RIC MEYERS: Nights from the City of Violence
I love action movies. So does Korean film director Ryoo Seung-wan, which is made abundantly clear in the ample extras for the Dragon Dynasty two-disc Ultimate Edition release of The City of Violence. Originally I wasn’t going to review another Dragon Dynasty DVD so soon after my praise of their Hard Boiled and Crime Story remasterings, but I was overwhelmed by the sheer mass of action movie analysis available for this South Korean labor of love.
Ryoo is an award-winning director of such international cult favorites as Arahan and Crying Fist, but even after those successes, and others, he was dissatisfied with the compromises he felt inclined to make because of producer and studio collaboration. Sitting down with friend and co-worker Jung Doo-han – the stunt coordinator and action director for such Asian classics as The Foul King, Legend of Gingko, Fighter in the Wind, and A Bittersweet Life – they formulated a compromise-free concept.
Or, as Ryoo himself put it: “What if we made a film for under a million dollars with characters like those from John Woo’s A Better Tomorrow, who go to a place like Roman Polanski’s Chinatown, have to struggle and fight like in Jackie Chan’s Police Story, I film it like Martin Scorcese’s Raging Bull, edit it like Sam Peckinpah’s Wild Bunch, and set it to something like Sergio Leone’s soundtrack for The Good, the Bad, and the Ugly?” The result is The City of Violence, a well-named film if ever there was one.
Upon setting eyes on the kinetic movie poster I had no idea that the charismatic stars were also the director and fight choreographer, but to dodge more compromise by having to train out-of-shape actors to take on the roles of childhood friends investigating, and taking vengeance for, the murder of a colleague, Ryoo and Jung co-star themselves – a sticking point throughout production. The movie itself is a linear, lean, mean, and exciting thriller which plays like a Japanese yakuza film filled with golden age of Hong Kong kung-fu battles, but, thanks to the hours and hours of special features, it plays like an action film tutorial.
There’s so many docs, featurettes, alternate scenes, deleted sequences, bloopers, trailers, and interviews that they break it down into Pre-Production, Production, and Post Production sections – the ingredients of each overlapping from segment to segment. There’s fascinating examinations of the film’s development, preparation, training of the actors, design, choreography, filming, promotion, and release, in addition to an illuminating piece just on the Seoul Action School. Topping all that off is audio commentary on the film by its director/star, as well as a completely separate audio commentary by the choreographer/star on just the many action set-pieces alone.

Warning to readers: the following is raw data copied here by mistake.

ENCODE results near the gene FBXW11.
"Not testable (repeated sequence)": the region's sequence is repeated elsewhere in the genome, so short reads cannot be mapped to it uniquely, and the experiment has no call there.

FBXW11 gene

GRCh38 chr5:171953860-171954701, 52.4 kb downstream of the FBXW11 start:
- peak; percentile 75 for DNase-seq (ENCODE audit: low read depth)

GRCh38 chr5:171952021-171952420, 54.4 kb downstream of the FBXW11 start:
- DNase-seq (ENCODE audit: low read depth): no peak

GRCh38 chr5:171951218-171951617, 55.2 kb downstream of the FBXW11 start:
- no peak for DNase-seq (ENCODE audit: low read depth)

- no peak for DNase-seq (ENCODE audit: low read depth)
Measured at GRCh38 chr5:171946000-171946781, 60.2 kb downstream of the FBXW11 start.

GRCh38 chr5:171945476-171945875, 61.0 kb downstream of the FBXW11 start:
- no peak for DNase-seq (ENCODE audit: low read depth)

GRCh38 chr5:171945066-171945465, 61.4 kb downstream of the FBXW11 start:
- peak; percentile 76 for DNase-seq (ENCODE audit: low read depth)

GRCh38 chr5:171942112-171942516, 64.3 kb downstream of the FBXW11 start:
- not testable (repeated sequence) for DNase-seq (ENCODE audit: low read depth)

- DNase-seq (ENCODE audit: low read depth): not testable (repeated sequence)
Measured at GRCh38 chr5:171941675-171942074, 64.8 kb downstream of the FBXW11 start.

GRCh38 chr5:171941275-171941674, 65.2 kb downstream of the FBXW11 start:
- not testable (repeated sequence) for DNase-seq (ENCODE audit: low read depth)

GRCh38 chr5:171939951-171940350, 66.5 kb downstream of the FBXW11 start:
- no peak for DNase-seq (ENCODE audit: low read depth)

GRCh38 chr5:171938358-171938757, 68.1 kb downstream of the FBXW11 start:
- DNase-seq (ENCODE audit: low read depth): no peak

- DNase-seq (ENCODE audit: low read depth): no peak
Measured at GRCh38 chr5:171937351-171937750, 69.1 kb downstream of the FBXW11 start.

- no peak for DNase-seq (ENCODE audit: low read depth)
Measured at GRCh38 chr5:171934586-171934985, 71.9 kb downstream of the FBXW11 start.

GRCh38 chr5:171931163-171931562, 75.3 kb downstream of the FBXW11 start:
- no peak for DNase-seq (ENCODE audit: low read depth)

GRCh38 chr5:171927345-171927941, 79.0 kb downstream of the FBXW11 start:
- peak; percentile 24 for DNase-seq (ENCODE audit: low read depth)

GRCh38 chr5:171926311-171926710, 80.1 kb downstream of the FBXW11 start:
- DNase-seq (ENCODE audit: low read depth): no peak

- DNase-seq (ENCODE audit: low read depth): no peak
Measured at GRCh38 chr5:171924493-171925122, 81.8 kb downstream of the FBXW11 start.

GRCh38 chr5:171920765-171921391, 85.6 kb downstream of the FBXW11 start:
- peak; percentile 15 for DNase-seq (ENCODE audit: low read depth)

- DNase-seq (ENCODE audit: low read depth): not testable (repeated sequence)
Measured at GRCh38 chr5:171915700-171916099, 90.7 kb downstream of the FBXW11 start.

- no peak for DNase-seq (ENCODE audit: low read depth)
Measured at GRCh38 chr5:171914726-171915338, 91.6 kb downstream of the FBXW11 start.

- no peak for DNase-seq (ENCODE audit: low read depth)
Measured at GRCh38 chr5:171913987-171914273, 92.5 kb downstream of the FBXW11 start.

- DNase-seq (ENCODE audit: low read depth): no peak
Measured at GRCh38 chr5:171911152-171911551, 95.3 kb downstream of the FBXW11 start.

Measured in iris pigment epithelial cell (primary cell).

Although the quotes and sequences are often repeated in the mass of extras, the joy of an action film like this is that the fight scenes beg for repeated viewings to catch every nuance. This becomes especially interesting when, early during filming, you discover that Ryoo ruined his knee and Jung was scarred – but, because of their movie’s tight budget and schedule, neither could do anything about their injuries until after shooting wrapped! It gives a whole new meaning to every grimace and camera angle.
The City of Violence is a real thriller, and loads of fun to watch, but the DVD Ultimate Version is another amazing example of how discs can deepen and resonate a viewing experience. Perfection? Not quite. There’s a subtitle misspelling or two, occasionally the titling falls over itself trying to name the speaker, identify the clip, and tell you what is being said, and the action itself is restricted by Korean tae kwon do’s limited real-world martial applications, but these are mere trifles in the face of the overwhelmingly positive achievements. For fans of action movies, this release is a four-year college education.
Now for something completely different. Following the utter brutal yang of The City of Violence, it was a pleasure to settle back into the soothing yin of Nights from the Alhambra, a new double CD/single DVD set from Canadian composer and crooner Loreena McKennitt. I’ve been a big fan of hers since stumbling upon her song All Souls Night in a VH1 compilation CD many moon’s ago. Since then I’ve been collecting her albums and visiting her website.
For those not in the know, Loreena can be unfairly compared to Enya, but I far prefer McKennitt’s mix of Celtic and Middle Eastern rhythms with her romantic, poetic themes. Another arrow in her arsenal is music to illuminate the lyrics of Tennyson (The Lady of Shalott) and Shakespeare (Cymbeline), among others. Nights from the Alhambra is a 100 minute concert she performed with her eclectic orchestra of unusual instruments at an evocative Spanish palace in Granada, and a soothing, satisfying compliment whether played on a stereo or TV.
It’s a bit unfair of me to include it in this column, since it’s only extras are really the audio CDs (containing the exact same playlist as the DVD) and some inter-song commentary, but blame it on my fannish devotion. McKennitt is worth checking out. Listening to (and watching) her after visiting The City of Violence only strengthens each experience.
Ric Meyers is the author of Murder On The Air, Doomstar, The Great Science-Fiction Films, Murder in Halruua, For One Week Only: The World of Exploitation Films, Fear Itself, and numerous other books and has (and sometimes still is) on the editorial staff of such publications as Famous Monsters of Filmland, Starlog, Fangoria, Inside Kung-Fu, The Armchair Detective and Asian Cult Cinema. He’s also a television and motion picture consultant whose credits include The Twilight Zone, Columbo, A&E’s Biography and The Incredibly Strange Film Show.